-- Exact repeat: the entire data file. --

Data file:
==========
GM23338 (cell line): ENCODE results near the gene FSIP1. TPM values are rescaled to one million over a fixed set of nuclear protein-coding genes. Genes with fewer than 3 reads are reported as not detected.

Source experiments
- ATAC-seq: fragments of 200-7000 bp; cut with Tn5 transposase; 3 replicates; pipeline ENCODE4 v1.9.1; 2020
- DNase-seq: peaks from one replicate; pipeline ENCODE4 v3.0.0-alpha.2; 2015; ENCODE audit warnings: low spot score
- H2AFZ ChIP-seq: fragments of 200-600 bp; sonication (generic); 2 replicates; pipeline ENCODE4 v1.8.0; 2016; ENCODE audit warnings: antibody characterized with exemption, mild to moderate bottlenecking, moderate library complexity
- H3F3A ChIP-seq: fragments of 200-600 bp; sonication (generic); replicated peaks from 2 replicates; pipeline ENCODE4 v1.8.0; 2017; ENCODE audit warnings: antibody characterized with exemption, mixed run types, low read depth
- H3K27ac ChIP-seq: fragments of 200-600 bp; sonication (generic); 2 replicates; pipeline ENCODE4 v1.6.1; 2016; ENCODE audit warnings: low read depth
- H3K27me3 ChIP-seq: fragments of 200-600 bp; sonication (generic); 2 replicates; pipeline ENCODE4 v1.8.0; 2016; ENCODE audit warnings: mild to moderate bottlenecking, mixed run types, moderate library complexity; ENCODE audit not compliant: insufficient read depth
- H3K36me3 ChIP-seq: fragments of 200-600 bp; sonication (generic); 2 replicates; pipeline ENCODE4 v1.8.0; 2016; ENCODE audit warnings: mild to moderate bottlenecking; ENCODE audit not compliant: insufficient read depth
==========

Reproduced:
GM23338 (cell line): ENCODE results near the gene FSIP1. TPM values are rescaled to one million over a fixed set of nuclear protein-coding genes. Genes with fewer than 3 reads are reported as not detected.

Source experiments
- ATAC-seq: fragments of 200-7000 bp; cut with Tn5 transposase; 3 replicates; pipeline ENCODE4 v1.9.1; 2020
- DNase-seq: peaks from one replicate; pipeline ENCODE4 v3.0.0-alpha.2; 2015; ENCODE audit warnings: low spot score
- H2AFZ ChIP-seq: fragments of 200-600 bp; sonication (generic); 2 replicates; pipeline ENCODE4 v1.8.0; 2016; ENCODE audit warnings: antibody characterized with exemption, mild to moderate bottlenecking, moderate library complexity
- H3F3A ChIP-seq: fragments of 200-600 bp; sonication (generic); replicated peaks from 2 replicates; pipeline ENCODE4 v1.8.0; 2017; ENCODE audit warnings: antibody characterized with exemption, mixed run types, low read depth
- H3K27ac ChIP-seq: fragments of 200-600 bp; sonication (generic); 2 replicates; pipeline ENCODE4 v1.6.1; 2016; ENCODE audit warnings: low read depth
- H3K27me3 ChIP-seq: fragments of 200-600 bp; sonication (generic); 2 replicates; pipeline ENCODE4 v1.8.0; 2016; ENCODE audit warnings: mild to moderate bottlenecking, mixed run types, moderate library complexity; ENCODE audit not compliant: insufficient read depth
- H3K36me3 ChIP-seq: fragments of 200-600 bp; sonication (generic); 2 replicates; pipeline ENCODE4 v1.8.0; 2016; ENCODE audit warnings: mild to moderate bottlenecking; ENCODE audit not compliant: insufficient read depth